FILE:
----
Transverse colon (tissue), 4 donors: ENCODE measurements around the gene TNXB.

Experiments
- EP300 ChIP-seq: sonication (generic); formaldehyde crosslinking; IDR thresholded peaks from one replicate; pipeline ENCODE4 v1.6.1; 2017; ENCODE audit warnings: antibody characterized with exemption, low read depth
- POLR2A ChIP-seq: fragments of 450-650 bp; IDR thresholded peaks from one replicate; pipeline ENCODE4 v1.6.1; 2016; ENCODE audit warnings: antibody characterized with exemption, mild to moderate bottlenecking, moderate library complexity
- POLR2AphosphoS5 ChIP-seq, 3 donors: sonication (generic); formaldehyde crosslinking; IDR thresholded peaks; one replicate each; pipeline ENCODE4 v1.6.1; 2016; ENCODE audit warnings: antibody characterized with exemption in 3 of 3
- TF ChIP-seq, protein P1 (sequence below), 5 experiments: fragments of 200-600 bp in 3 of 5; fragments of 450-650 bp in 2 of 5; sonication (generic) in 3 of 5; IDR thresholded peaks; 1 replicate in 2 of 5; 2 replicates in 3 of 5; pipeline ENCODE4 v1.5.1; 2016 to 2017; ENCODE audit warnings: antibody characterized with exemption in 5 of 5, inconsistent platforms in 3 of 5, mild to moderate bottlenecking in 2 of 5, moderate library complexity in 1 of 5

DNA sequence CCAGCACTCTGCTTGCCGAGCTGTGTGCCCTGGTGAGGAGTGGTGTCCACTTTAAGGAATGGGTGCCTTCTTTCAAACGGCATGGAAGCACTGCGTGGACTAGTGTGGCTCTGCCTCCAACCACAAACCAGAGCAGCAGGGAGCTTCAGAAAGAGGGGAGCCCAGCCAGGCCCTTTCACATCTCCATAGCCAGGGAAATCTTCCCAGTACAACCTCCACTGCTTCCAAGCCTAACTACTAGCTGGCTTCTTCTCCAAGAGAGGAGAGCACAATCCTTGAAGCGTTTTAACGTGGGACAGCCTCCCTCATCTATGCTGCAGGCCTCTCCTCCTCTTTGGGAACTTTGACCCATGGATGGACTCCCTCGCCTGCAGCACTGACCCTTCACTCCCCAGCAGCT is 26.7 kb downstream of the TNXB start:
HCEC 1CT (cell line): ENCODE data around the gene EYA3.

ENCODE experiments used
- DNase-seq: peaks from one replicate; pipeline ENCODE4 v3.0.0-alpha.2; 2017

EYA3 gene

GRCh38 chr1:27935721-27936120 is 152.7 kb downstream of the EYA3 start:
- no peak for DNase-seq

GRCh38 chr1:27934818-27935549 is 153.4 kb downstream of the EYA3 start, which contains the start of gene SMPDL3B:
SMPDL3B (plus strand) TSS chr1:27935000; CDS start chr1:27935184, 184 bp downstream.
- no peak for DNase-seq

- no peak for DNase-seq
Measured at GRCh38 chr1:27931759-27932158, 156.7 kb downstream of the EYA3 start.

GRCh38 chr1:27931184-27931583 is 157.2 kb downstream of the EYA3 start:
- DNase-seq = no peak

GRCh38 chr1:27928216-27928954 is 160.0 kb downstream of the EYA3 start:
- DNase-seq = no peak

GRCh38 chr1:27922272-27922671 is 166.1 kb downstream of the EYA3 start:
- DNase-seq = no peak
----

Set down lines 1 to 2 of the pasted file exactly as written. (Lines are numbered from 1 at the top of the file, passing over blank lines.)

Transverse colon (tissue), 4 donors: ENCODE measurements around the gene TNXB.

Experiments